Now Available for Public Comment: Notice of Proposed Rulemaking (NPRM) for FDAAA 801 and NIH Draft Reporting Policy for NIH-Funded Trials

Polyunsaturated Fatty Acids for Adjunctive Treatment of Refractory Epilepsy

This study has been completed.
Sponsor:
Collaborator:
CURE Foundation
Information provided by (Responsible Party):
Brigham and Women's Hospital
ClinicalTrials.gov Identifier:
NCT00299533
First received: March 3, 2006
Last updated: August 14, 2013
Last verified: August 2013

March 3, 2006
August 14, 2013
February 2004
Not Provided
% of subjects with 50% decrease in seizure frequency
Same as current
Complete list of historical versions of study NCT00299533 on ClinicalTrials.gov Archive Site
% seizure reduction
Same as current
Not Provided
Not Provided
 
Polyunsaturated Fatty Acids for Adjunctive Treatment of Refractory Epilepsy
A Randomized, Double-blind, Placebo-controlled, Prospective Study Evaluating the Usefulness of Polyunsaturated Fatty Acids (PUFA) in Patients Wtih Uncontrolled Epilepsy

We are studying whether the addition of fish oil capsules, containing 2.2 gm of polyunsaturated fatty acids, when added to antiepileptic drugs improve seizure control.

Polyunsaturated Fatty Acids for Treatment of Refractory Epilepsy

ABSTRACT

Objective: The primary objective of the study is to determine whether polyunsaturated fatty acids (PUFA) can be used safely and effectively as a treatment for epilepsy.

Background: Patients with intractable epilepsy are often on more than one medication and experience intolerable side effects. Fatty acids have been shown to be protective against seizures in animal models, but there is little human data. Recently, however, a small case series of patients with intractable epilepsy provided evidence of an anti-seizure effect without major side effects. There are no controlled trials of PUFA in humans.

Design/Methods: Patients with uncontrolled partial or generalized epilepsy characterized by at least 4 seizures/month will be randomized to placebo vs. PUFA in a double-blind fashion. Subjects will remain on their current drug(s) while a 4-week baseline seizure count occurs. Dosage will then be titrated over 1 week to 1.1 grams twice daily, and will be followed by a 15-week treatment phase with monthly visits, seizure counts, pill counts, AED levels, adverse event reporting, and neurological examinations. Quality of life will be measured before and after the study using the SF-36 and the QOLIE (Quality of Life in Epilepsy) -31. If subjects wish to continue treatment, they will be given the opportunity at the end of the 20-week period, and those randomized to placebo will have the opportunity to begin treatment with PUFA.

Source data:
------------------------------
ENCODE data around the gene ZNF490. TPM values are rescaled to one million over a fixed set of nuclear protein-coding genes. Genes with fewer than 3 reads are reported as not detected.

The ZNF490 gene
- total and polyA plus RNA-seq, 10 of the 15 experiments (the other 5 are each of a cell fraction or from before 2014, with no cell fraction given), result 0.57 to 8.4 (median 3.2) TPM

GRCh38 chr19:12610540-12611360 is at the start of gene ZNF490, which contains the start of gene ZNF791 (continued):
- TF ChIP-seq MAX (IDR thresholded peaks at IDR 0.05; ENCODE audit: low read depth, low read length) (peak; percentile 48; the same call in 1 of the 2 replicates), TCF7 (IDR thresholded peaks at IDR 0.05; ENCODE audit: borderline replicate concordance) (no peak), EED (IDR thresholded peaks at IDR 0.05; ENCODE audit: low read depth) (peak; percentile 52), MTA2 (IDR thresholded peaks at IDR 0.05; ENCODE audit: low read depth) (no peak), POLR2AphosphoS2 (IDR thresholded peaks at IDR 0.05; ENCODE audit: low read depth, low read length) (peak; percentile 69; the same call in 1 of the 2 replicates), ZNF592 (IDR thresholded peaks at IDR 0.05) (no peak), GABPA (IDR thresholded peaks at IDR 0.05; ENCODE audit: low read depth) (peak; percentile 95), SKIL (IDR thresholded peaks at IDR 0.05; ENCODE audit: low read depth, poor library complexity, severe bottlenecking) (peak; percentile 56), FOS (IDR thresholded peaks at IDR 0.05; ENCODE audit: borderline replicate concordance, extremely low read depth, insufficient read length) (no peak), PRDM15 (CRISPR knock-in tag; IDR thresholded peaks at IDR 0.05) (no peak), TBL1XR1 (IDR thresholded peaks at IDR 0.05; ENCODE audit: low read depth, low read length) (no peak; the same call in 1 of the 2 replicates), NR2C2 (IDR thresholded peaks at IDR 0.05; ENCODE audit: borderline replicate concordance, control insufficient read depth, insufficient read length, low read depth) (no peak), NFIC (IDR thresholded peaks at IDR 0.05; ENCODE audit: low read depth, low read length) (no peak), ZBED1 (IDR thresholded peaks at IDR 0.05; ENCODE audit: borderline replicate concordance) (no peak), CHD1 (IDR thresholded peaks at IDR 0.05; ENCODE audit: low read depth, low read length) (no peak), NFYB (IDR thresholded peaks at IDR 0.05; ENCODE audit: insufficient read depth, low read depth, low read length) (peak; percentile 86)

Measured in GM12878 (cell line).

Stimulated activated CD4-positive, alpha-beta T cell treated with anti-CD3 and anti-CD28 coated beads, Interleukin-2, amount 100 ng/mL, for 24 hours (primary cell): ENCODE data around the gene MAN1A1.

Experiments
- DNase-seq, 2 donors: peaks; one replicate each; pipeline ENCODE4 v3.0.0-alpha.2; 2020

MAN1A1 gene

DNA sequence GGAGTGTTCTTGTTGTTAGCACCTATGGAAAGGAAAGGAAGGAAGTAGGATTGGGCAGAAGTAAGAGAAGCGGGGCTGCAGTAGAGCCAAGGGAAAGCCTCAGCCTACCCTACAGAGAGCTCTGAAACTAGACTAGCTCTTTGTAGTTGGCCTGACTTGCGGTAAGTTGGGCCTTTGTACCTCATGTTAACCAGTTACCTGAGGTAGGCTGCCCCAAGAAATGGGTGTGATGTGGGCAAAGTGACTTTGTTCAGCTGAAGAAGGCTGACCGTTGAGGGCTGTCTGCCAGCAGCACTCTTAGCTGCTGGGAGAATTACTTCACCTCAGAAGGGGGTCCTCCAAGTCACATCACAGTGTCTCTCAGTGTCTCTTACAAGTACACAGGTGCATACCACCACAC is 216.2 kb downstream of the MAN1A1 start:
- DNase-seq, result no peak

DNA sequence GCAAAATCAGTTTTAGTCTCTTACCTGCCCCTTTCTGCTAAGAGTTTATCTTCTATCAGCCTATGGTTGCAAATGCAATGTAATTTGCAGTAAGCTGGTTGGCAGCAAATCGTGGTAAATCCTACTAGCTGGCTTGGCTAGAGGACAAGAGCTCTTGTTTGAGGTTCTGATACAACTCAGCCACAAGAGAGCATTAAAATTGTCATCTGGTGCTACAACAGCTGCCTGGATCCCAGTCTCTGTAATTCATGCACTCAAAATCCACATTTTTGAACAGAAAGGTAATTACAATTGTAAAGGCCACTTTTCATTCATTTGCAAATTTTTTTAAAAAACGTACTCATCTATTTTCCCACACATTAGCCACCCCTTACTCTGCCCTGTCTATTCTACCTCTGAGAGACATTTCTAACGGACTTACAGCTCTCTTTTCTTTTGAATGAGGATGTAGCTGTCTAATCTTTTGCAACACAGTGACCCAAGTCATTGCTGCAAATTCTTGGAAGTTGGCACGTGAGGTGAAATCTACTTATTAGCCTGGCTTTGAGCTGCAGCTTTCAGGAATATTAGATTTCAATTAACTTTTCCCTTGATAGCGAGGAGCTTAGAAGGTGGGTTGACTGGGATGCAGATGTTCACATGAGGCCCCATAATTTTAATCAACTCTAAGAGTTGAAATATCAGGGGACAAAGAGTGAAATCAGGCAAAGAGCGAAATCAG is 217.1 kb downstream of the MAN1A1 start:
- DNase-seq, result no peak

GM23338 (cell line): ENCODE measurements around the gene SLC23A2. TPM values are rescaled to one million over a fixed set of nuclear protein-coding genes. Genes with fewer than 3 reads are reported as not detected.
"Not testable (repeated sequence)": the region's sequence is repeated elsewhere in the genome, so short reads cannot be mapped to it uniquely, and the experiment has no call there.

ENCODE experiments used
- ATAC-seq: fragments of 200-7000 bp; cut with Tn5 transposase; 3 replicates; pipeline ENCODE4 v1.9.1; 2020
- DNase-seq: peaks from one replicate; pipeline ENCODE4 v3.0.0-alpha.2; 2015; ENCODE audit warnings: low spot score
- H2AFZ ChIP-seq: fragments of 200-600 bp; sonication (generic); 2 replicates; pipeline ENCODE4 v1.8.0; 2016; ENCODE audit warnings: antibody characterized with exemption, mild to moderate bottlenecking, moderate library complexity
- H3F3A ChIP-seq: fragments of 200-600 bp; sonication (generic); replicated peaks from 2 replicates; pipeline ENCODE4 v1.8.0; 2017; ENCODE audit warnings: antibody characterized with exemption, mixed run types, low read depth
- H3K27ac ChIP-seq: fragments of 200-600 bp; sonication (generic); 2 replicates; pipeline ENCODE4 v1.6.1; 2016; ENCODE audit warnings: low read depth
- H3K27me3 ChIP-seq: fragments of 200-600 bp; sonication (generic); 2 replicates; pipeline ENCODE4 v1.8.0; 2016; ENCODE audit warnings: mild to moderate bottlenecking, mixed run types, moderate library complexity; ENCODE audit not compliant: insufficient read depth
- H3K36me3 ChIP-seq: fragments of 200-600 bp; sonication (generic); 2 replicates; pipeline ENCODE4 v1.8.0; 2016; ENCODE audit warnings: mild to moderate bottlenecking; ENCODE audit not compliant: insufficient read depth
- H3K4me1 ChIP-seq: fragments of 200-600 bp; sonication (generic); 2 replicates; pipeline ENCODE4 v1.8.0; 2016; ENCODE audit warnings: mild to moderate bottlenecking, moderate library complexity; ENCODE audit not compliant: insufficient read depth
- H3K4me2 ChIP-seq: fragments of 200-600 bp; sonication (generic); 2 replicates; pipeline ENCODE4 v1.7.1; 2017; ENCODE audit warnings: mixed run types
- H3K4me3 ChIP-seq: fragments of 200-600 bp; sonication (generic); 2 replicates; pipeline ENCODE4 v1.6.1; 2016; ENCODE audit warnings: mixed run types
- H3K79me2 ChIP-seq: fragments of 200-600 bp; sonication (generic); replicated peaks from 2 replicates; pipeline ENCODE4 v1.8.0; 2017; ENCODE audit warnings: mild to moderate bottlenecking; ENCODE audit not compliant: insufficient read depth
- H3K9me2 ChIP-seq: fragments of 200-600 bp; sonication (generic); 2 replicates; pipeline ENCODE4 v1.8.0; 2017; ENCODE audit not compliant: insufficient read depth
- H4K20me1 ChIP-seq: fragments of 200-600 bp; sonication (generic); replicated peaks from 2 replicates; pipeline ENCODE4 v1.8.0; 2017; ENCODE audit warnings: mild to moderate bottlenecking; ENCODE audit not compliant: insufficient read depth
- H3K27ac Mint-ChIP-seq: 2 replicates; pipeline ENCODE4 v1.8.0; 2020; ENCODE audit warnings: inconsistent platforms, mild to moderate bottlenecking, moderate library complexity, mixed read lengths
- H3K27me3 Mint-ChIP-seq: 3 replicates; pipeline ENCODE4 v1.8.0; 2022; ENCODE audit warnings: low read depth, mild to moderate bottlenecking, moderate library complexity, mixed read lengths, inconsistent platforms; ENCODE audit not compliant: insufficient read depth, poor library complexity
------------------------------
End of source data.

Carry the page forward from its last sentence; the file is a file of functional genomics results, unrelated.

Analysis: The number of subjects achieving a 50% reduction in seizure frequency during the 15-week treatment period relative to the 4-week prospective baseline will be compared for treated vs. control groups using Fisher's exact test. Secondary endpoints will include percent seizure reduction, which will be analyzed using the Mann-Whitney test, and quality of life data, as measured by the SF-36 and QOLIE 31.

Conclusion: There is sufficient preliminary data to suggest that PUFA can be an effective and well-tolerated treatment for epilepsy. If efficacy, safety, and tolerability of PUFA are confirmed, the proposed study will provide the foundation for a larger multi-center trial.

Interventional
Phase 3
Allocation: Randomized
Endpoint Classification: Efficacy Study
Intervention Model: Parallel Assignment
Masking: Double-Blind
Primary Purpose: Treatment
Epilepsy
Drug: Fish oil (Super Omega-3, 4 caps/d) vs. placebo
Not Provided
Not Provided

*   Includes publications given by the data provider as well as publications identified by ClinicalTrials.gov Identifier (NCT Number) in Medline.
 
Completed
40
September 2006
Not Provided

Inclusion Criteria:

  • Eligible subjects must have at least one seizure or seizure cluster per week, or at least four per month. They may have partial or generalized epilepsy as diagnosed by a board certified neurologist with subspecialty training in epilepsy. Subjects must be at least 18 years of age, and able to give signed informed consent.

Exclusion Criteria:

  • Potential subjects will be considered ineligible for the study if they exhibit frequent vomiting, inability to swallow, an allergy to fatty acids, or a medical condition that could interfere with oral medication intake. Subjects with markedly elevated cholesterol levels (>260) or who receive drugs that affect lipid metabolism, such as HMG CoA inhibitors, will be excluded as well. Due to the theoretical possibility of platelet dysfunction, subjects taking Coumadin® or high doses of aspirin (>325mg daily) will not be considered eligible for the study. Subjects who are pregnant or nursing will also be excluded due to any possible teratogenic effects on the fetus.
Both
18 Years and older
No
Contact information is only displayed when the study is recruiting subjects
Not Provided
 
NCT00299533
2003-P-000025/14
Not Provided
Brigham and Women's Hospital
Brigham and Women's Hospital
CURE Foundation
Principal Investigator: Edward B Bromfield, M.D. Brigham and Women's Hospital
Brigham and Women's Hospital
August 2013

ICMJE     Data element required by the International Committee of Medical Journal Editors and the World Health Organization ICTRP